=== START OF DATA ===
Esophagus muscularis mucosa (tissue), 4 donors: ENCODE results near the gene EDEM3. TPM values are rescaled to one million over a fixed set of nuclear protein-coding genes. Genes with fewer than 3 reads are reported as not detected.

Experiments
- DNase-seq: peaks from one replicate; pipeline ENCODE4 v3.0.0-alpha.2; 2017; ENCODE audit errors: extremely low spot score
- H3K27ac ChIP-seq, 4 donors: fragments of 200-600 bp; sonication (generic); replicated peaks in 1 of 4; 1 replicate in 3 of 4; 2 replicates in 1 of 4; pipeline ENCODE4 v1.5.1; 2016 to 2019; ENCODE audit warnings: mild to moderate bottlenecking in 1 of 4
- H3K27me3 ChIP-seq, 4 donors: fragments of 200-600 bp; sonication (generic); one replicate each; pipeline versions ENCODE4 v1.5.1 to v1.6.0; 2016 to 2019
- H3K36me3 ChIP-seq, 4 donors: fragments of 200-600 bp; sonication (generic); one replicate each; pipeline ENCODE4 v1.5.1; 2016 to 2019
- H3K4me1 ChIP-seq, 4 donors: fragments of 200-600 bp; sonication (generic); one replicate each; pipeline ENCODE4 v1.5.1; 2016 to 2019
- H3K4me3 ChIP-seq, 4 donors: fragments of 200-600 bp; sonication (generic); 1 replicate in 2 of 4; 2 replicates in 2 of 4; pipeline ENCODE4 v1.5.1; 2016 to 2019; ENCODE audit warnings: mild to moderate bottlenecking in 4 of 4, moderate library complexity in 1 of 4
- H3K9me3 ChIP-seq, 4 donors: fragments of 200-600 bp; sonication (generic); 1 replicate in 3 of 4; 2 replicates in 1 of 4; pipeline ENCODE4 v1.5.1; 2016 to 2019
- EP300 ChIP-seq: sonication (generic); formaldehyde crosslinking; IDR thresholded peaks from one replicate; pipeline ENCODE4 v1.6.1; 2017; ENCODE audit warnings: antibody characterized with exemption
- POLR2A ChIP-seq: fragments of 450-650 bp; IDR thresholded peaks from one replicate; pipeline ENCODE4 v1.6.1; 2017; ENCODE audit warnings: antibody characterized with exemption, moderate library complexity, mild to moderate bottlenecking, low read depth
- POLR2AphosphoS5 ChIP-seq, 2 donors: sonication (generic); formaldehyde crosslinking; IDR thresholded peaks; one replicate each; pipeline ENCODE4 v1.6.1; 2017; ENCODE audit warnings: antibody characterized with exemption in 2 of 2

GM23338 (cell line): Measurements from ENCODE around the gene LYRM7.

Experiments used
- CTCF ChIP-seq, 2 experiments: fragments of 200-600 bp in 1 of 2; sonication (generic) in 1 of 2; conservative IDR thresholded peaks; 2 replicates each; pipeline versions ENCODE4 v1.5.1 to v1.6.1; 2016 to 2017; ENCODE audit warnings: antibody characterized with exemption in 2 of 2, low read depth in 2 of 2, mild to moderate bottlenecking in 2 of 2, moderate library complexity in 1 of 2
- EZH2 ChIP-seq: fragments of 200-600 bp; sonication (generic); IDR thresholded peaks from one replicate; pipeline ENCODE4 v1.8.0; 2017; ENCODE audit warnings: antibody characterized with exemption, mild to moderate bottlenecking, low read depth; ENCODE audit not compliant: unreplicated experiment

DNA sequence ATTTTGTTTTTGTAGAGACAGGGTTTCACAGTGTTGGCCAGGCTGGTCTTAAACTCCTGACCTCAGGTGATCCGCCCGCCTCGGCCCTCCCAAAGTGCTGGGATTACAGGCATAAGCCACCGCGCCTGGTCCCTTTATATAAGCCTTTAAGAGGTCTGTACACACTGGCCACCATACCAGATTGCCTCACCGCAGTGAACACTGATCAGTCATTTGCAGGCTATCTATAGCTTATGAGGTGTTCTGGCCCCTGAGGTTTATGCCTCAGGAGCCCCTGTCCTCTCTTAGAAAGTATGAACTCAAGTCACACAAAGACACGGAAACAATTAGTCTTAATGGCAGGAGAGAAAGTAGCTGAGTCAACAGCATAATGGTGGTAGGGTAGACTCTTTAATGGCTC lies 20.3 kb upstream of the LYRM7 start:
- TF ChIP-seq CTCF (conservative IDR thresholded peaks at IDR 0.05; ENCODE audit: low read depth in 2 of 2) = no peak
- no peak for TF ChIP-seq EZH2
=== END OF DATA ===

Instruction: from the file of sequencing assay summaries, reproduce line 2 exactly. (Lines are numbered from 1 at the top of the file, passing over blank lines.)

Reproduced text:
Experiments